The Restaurants Act could instantly give operators clarity and perhaps some sanity. The law is designed to stabilize restaurants and provide enough relief to keep their workers employed. The Act would allow restaurant owners to happily comply with state mandates without watching everything they’ve worked for slowly dissolve.
Yet, eight months into this pandemic, the second-largest private employer in the United States is still awaiting specific federal stimulus.
Other industries have been rescued, whether or not their financial failure was of their own making. Chrysler, struggling because the company did not pivot to smaller fuel-efficient automobile production, received $1.5 billion in the late 1970s in a foreshadowing of the U.S. bailout of the entire automobile industry during the economic crisis of 2008. The airlines received federal assistance in both 2001 and 2020. And we famously threw life rafts to Fannie Mae and Freddie Mac during the subprime mortgage debacle.
Similar aid for restaurants is a no-brainer. We are big, we are essential, we are the centerpiece of a massive financial ecosystem, and what happened was completely out of our control. Restaurants didn’t cause the current crisis we face. In fact, we willingly (and, in many cases, preemptively) closed our doors to keep our customers and employees safe. Restaurants employ roughly 15 times what the airline industry does. Fannie Mae and Freddie Mac were certainly culpable in their own demise. It seems the hospitality industry is equivalent to Rodney Dangerfield. We’re important to you when you need a prime-time table for four on a Saturday night, but otherwise: we get no respect.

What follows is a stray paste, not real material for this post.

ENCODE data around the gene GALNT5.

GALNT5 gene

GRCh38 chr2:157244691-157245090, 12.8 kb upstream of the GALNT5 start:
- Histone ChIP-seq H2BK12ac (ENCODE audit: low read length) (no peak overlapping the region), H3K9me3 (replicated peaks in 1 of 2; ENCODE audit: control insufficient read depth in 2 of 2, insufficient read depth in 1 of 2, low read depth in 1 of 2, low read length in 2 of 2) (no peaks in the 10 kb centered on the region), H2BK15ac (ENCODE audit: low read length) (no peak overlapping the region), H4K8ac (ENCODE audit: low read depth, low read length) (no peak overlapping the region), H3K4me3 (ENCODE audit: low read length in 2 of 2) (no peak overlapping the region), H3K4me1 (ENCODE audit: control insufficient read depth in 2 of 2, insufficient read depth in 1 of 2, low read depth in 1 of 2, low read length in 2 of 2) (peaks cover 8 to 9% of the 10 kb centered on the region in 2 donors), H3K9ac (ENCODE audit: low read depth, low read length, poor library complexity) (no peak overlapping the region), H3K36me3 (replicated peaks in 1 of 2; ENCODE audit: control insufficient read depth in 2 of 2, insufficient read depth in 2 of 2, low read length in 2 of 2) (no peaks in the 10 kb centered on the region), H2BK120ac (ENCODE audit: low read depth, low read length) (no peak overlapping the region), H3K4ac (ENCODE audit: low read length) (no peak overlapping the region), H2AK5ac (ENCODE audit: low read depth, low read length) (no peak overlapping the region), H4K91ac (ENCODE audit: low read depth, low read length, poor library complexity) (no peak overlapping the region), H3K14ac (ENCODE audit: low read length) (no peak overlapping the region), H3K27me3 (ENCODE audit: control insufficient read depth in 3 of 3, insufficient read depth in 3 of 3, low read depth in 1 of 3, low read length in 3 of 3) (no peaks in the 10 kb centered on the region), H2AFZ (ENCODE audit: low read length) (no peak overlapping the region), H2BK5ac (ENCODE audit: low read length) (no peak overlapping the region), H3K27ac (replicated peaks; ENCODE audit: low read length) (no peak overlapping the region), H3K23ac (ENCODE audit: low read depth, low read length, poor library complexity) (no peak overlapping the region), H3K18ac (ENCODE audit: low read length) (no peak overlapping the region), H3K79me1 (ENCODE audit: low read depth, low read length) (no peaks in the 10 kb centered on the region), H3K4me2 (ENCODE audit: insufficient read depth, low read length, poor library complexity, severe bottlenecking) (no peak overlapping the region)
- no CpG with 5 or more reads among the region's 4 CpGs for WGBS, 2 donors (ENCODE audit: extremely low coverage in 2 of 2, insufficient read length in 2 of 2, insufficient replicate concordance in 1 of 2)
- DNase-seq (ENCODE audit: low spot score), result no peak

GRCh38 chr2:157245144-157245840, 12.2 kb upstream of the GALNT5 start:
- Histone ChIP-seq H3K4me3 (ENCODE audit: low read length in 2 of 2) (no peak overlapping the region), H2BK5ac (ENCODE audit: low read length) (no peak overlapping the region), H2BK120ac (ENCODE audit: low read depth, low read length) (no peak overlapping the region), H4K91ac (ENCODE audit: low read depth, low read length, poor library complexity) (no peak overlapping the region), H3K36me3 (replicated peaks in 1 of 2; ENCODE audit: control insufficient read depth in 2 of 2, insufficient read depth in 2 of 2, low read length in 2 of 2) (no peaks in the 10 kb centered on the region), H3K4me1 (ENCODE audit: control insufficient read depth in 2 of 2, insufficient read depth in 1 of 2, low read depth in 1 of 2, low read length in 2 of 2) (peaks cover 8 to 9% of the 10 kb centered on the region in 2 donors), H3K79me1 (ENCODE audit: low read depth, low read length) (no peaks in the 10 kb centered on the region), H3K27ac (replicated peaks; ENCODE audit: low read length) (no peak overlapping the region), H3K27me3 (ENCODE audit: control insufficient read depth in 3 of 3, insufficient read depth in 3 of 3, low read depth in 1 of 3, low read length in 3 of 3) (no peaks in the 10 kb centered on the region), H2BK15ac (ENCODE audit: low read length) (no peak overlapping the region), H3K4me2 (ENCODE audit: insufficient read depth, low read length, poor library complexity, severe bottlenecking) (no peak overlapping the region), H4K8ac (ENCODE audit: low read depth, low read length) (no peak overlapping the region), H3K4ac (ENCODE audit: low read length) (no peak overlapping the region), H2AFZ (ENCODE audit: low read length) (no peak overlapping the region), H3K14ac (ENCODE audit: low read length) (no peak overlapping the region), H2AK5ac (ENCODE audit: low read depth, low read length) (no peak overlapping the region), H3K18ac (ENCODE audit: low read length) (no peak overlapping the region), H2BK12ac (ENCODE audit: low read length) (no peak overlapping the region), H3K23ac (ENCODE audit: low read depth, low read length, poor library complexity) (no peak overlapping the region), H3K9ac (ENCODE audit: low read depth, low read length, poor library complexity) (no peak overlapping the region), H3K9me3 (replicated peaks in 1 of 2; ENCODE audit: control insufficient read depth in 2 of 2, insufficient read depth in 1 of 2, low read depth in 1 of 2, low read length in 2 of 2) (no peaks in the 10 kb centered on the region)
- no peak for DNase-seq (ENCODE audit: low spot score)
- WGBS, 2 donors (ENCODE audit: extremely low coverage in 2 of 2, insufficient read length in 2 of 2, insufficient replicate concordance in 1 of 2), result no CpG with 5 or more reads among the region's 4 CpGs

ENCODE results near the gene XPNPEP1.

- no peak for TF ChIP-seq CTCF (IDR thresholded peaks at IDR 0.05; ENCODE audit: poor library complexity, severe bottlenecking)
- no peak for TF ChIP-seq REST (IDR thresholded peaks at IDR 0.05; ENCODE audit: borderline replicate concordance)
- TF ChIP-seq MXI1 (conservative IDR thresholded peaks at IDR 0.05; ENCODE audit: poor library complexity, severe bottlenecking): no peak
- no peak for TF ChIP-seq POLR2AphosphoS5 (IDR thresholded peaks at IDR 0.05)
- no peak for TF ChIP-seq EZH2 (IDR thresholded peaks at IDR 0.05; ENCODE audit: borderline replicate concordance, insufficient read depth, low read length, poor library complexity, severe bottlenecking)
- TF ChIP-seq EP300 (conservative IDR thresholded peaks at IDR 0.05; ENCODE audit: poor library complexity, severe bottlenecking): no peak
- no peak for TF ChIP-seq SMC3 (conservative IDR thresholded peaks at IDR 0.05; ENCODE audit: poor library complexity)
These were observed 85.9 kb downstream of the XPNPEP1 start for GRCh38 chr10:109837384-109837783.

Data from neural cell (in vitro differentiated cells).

I opened Boka with my partner Rob Katz 17 years ago. Just days after its opening, his daughter Shelby was born, and 6 months later my daughter Sofia entered the world. When I stand at the front of Boka and look at the now-empty dining room, I see more than 120 seats. I see my children’s lives, I see the almost 700,000 people we have served dinner, and I see the hard work from all of the amazing souls who have passed through our space.